mail, and no e-mail in those days. Worse, none of our telephones
were linked together, so we hired a kid to run up and down the
street distributing phone messages and mail. One day she called
in sick and we discovered a cache of mail she had stuffed in the
bottom of a closet rather than sorting and distributing it!
Advertising orders flooded in and we decided to go monthly with the fourth
issue. We sold over 130 pages for that issue alone.
Every one of our original vendors and administrative systems was
overwhelmed right away. At 148 pages, our second issue was bigger
than our printer's binding equipment could handle. We outgrew our
fulfillment agent almost before we'd finished signing a contract.
We were billing our hundreds of retail dealers and advertisers
by hand. Staff were buying office supplies and equipment on their
own credit cards. Stationary, sales brochures, and rate cards were
being printed at a local quick print shop.
Looking for appropriate financial support
In March things came to a head with our investor, who finally told us
that he wanted out. He said he would not put any more of his own money
into the magazine. We agreed to start looking for someone to buy him
Normally, selling your successful magazine would be a happy occasion. We
certainly hoped that a bigger backer - one with publishing expertise and
systems - would solve all of our pressing problems. We were eager to find
a way out of our dilemma. But the selling process can be much harder than
From about May of 1982 until November, David and I spent nearly half
of our time meeting with potential buyers. There were about a dozen
of them, and each had a million questions. They wanted to see reports,
financial analysis, cash flow projections. We were short on documentation,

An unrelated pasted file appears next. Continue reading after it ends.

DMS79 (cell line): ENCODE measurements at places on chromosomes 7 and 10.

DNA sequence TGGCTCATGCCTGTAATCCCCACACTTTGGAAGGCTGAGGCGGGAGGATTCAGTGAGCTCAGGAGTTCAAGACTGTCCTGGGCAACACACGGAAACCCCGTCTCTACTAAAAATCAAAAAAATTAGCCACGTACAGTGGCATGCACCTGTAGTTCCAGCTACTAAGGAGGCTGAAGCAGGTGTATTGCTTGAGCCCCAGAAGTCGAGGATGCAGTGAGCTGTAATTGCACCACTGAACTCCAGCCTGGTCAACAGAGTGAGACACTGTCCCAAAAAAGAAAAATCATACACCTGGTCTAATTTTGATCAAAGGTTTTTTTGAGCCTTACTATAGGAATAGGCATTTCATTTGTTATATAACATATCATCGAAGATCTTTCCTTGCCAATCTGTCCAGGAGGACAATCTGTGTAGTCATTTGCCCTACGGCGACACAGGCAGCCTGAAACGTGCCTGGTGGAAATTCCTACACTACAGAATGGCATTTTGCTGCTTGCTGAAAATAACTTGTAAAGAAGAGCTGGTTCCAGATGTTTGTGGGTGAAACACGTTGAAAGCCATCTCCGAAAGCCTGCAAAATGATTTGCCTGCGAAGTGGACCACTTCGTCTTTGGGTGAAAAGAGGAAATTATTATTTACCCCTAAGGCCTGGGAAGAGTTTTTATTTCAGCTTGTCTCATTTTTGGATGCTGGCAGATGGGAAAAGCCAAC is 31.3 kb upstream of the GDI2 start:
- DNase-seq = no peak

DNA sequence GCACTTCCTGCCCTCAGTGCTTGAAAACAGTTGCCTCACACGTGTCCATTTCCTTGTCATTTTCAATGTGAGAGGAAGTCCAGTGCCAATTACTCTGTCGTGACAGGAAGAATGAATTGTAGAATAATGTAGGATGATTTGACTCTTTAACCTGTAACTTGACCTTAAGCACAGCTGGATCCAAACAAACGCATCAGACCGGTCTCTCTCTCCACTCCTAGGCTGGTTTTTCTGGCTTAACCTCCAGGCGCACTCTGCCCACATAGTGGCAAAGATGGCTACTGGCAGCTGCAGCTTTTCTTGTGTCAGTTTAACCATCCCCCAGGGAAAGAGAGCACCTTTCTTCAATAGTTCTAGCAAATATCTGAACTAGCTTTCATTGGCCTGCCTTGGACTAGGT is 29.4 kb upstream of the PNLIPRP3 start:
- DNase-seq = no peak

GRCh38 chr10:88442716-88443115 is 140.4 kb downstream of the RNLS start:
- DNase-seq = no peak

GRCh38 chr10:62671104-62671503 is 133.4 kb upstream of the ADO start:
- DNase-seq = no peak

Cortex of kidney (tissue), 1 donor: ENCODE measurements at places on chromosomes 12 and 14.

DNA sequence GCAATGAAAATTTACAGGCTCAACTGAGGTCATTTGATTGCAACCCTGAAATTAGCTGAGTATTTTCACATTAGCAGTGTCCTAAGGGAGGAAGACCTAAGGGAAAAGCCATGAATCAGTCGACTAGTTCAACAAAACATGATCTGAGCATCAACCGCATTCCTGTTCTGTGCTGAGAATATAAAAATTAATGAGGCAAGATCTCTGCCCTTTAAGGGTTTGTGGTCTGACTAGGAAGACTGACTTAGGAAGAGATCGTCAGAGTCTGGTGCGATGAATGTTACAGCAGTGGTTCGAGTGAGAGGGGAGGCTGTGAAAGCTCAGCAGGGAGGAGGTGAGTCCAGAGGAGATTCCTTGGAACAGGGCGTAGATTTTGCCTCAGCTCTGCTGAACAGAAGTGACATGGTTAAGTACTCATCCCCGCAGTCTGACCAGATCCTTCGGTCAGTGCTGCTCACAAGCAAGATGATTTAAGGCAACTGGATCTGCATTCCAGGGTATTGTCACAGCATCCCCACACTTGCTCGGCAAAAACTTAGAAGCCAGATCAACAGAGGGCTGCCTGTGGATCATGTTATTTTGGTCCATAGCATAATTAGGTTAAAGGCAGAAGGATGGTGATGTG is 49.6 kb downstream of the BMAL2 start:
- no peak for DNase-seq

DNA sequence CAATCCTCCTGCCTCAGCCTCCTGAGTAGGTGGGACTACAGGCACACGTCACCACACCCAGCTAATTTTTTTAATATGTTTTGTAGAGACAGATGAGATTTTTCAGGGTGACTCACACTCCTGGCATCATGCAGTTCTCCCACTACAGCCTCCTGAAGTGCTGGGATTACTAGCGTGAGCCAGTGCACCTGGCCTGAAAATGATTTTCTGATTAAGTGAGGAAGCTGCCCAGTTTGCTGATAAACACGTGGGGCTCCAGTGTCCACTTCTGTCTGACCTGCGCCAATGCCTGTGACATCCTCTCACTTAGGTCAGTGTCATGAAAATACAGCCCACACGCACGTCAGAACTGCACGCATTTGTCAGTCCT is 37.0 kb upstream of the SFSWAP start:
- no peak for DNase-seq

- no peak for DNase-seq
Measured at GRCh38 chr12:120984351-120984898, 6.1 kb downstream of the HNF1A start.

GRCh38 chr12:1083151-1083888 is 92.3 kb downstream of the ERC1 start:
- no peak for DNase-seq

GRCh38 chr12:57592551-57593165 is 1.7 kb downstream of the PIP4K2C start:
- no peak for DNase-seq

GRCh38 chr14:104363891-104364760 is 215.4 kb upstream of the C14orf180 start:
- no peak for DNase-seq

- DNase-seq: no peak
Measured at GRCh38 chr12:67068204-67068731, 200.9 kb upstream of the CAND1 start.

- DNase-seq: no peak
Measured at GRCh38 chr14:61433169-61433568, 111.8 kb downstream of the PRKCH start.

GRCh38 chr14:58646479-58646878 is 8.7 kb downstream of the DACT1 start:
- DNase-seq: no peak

but we did our best to show them our situation.
David and I would spend the day (including dinner) with potential
buyers and go to the office at night to review stacks of messages
from the staff. I found consultants to help organize our subscriber
services. I met with the ad sales team every morning in a local delicatessen
and commuted to work with my sister so we could work out operations
problems together. All of those wonderful people really kept the
magazine together for us while we were so distracted with the financial
In the end, we could not avoid a bad break with our investor: he
chose one buyer and we chose another. A sale was made, but it was
a messy one, and both sides immediately launched multi-million dollar
law suits. I won't go into the legal details. But despite the lawsuits,
the final results were positive for everyone.
The happy endings
Ziff Davis bought PC Magazine, moved it to New York and went on
to make it into one of the biggest magazine success stories of
all time. As of this writing, PC has over a million readers, is
bi-weekly, and generates some $20 million in ad revenues with every
Pat McGovern hired David and me and about 45 of the original PC
Magazine employees. With the support of McGovern's International
Data Group (IDG), we founded a new company in San Francisco and
created PC World, Macworld, Publish! and the Macworld Expo. McGovern
took PC World and Macworld international, making more than 20 foreign
editions of each. The Macworld Expo is the leading trade show for
Macintosh computer users and his IDG Books division makes excellent
use of the magazines' franchise.
David left IDG after about 6 years. He founded his own publishing venture
and directs several others. He is a happy man.
I left IDG about a year later, and I'm happy, too. I wrote a
book, Starting and Running a Successful Newsletter or Magazine,
to help other people start good magazines without making some of
serious about publishing magazines, You can order it from Amazon
. Or check your local library
or retail bookstore.
Many of PC Magazine's original employees turned
that formative experience into successful publishing careers.
Some are still working
with PC World or Macworld. Some are successful writers or run
their own businesses. Others have moved far away from publishing
computers both. All of them can still tell great stories about
their time at PC Magazine.
Some of the biggest companies in the computer industry today
started out with quarter-page black and white ads in PC Magazine.
Like us, they started with minimal cash, a lot of luck, and
a good idea.
If you're thinking about starting your own magazine, maybe I can
help. Feel free to email Help@publishingbiz.com. I'm happy to help
other publishing entrepreneurs.